In summer time, when Delhi often simmers at 42 degrees Celsius till late evening with night temperatures hovering at 28-29 degrees, massive thunderstorms often bring down temperature by as much as 10 degrees.
While the common Delhiites are greatly relieved as the mercury plummets, the power companies used to have a tough time adjusting to the crash in power demand. However, that is a thing of the past with improved weather forecasts by the India Meteorological Department (IMD).
It is but natural that the power demand fluctuates with the changes in weather — temperature and humidity, including heat waves, rainfall / thunderstorms, snowfall, cyclones, solar radiation and wind speed — anything and everything has a bearing on the consumers’ need for power. So, the power suppliers — both generation companies and distribution companies — are constantly on their toes to meet this change in demand.
It is here that as part of the dedicated, customised weather forecast for Power System Operation Corporation Ltd. (POSOCO), the power generation companies are able to plan their schedules better.
For instance, in case of expected thunderstorms as mentioned above, the power generation companies are getting alerts well in advance, starting with 72 hours, coming down to Now Cast service (which gives forecasts for next three hours). When the companies know that the next day the power demand is likely to go down massively for a few hours, they plan their generation accordingly.
The national load dispatch centre (NLDC) and the state load dispatch centre work (SLDC) in tandem with the power generation companies and power distribution companies across India. Power distribution companies plan demand so as to avoid under-drawal as going against demand will not just invite a penalty for them but also runs a risk of disturbing the grind balance, said a power expert.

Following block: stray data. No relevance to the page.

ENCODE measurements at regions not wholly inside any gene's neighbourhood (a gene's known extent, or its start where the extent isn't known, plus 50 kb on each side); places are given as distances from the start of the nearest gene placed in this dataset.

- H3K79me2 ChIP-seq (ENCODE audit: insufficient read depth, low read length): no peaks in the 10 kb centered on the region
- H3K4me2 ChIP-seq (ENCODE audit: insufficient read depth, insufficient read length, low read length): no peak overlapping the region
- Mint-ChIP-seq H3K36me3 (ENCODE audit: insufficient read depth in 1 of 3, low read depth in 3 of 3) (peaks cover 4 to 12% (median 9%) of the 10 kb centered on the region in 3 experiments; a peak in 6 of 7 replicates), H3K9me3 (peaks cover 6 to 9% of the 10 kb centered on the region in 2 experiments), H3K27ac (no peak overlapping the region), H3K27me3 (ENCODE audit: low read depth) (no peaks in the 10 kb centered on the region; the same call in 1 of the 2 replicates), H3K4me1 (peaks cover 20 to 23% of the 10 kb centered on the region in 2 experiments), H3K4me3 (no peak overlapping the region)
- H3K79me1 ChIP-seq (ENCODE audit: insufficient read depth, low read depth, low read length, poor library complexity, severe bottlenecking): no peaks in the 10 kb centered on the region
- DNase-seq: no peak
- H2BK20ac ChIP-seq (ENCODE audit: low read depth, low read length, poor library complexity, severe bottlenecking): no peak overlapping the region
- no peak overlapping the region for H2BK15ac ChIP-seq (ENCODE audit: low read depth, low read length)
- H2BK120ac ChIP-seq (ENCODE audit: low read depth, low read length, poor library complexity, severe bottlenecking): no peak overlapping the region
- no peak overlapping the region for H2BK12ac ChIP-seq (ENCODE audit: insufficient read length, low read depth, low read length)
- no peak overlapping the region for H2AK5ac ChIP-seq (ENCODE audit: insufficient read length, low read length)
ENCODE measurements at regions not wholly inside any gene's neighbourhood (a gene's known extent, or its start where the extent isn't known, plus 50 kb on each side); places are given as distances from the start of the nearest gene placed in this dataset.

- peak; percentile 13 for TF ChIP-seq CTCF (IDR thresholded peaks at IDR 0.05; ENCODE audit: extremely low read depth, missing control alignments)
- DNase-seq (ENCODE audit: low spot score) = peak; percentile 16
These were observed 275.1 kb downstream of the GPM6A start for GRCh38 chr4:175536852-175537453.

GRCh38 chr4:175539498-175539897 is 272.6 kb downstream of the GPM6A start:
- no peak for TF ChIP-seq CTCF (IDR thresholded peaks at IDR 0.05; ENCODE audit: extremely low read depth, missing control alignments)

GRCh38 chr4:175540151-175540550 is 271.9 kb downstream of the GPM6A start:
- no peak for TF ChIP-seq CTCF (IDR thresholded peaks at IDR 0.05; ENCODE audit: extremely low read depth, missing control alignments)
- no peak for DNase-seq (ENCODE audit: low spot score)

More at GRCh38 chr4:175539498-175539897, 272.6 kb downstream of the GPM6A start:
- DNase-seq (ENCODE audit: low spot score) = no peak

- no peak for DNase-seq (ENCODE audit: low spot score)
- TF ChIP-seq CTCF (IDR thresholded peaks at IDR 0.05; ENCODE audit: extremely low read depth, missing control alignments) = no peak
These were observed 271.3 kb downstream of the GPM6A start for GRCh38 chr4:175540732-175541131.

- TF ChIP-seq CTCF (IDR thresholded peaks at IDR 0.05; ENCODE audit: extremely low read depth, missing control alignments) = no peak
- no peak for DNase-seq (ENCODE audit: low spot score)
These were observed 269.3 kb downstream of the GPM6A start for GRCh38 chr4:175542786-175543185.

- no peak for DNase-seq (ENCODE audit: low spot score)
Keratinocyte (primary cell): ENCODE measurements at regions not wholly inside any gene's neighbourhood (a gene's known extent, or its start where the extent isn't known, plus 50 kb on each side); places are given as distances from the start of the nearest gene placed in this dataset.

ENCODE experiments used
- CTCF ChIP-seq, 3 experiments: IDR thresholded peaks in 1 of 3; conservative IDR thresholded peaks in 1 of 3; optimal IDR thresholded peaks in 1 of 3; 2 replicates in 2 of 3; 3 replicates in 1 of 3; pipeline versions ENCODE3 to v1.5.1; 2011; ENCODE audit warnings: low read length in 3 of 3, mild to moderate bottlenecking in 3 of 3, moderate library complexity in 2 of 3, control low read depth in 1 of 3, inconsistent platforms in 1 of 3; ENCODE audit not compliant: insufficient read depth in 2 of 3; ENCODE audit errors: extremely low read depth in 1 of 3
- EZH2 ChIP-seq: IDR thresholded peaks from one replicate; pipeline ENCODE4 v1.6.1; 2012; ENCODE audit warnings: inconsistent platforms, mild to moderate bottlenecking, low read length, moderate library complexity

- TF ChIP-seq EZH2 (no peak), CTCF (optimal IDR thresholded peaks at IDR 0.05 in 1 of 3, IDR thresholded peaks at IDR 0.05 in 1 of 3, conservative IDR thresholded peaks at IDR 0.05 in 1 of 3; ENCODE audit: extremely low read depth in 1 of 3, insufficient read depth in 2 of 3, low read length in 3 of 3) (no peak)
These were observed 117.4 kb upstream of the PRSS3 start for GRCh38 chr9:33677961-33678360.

Helped with IMD alerts, it is not just the power distribution companies but also the power producing companies that can plan their output. “In case of the thunder storm prediction a day ahead, the states surrender their power demand, which helps plan reduced generation at regional levels.
The Earth System Science Organisation, India Meteorological Department (ESSO-IMD), under the Ministry of Earth Sciences, and Power System Operation Corporation Ltd. (POSOCO) had signed a Memorandum of Understanding on May 18, 2015 for optimum use of weather information / forecast in the power sector.
“As part of this deal, the ESSO-IMD provides weather warnings about likely occurrences of thunderstorms, heat waves, cold waves, rainfall, fog, etc., over various states up to the next 72 hours. We provide short and extended range forecasts … We also provide state / region wise monthly / seasonal outlooks of weather conditions,” said R.K. Jenamani, senior scientist at the IMD.
An actual example of how such a forecast helped in Uttar Pradesh was cited in a report prepared by IMD and POSCO together earlier in January 2022. It relates to severe fog conditions in the Indo-Gangetic plains. “It was observed that due to tripping of 765kV Anpara C-Unnao line, line loadings of other 400kV lines, especially 400kV Anpara-Sarnath D/C increased beyond permissible limits (> 700MW per circuit). Operating these lines on such high loading posed a threat to grid security,” it said.